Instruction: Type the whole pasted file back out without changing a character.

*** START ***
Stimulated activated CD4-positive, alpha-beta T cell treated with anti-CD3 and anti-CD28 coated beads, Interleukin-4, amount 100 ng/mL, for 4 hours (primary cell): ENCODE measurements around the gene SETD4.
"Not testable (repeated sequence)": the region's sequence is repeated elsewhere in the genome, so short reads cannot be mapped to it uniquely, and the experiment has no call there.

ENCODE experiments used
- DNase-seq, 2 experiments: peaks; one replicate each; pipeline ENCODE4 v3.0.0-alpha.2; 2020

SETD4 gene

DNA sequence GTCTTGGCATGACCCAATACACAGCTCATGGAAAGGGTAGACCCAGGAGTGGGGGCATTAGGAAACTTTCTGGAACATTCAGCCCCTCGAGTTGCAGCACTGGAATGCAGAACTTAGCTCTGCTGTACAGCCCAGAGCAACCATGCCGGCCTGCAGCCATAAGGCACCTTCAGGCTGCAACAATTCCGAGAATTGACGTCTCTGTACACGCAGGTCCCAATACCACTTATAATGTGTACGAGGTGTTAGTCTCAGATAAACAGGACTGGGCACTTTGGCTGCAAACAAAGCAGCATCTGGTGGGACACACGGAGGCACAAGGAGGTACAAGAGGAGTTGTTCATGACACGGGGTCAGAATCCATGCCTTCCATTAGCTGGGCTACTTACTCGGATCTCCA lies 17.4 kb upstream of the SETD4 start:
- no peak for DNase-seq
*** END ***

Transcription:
Stimulated activated CD4-positive, alpha-beta T cell treated with anti-CD3 and anti-CD28 coated beads, Interleukin-4, amount 100 ng/mL, for 4 hours (primary cell): ENCODE measurements around the gene SETD4.
"Not testable (repeated sequence)": the region's sequence is repeated elsewhere in the genome, so short reads cannot be mapped to it uniquely, and the experiment has no call there.

ENCODE experiments used
- DNase-seq, 2 experiments: peaks; one replicate each; pipeline ENCODE4 v3.0.0-alpha.2; 2020

SETD4 gene

DNA sequence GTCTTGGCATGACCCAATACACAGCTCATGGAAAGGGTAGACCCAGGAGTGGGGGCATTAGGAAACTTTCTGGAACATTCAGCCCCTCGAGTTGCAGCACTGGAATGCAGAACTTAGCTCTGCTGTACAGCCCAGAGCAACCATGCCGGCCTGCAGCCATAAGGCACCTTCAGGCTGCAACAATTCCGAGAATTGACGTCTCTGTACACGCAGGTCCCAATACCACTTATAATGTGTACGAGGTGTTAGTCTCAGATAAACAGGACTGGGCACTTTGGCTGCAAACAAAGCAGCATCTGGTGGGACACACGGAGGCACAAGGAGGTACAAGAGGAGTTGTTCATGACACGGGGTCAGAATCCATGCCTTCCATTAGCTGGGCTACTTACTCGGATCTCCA lies 17.4 kb upstream of the SETD4 start:
- no peak for DNase-seq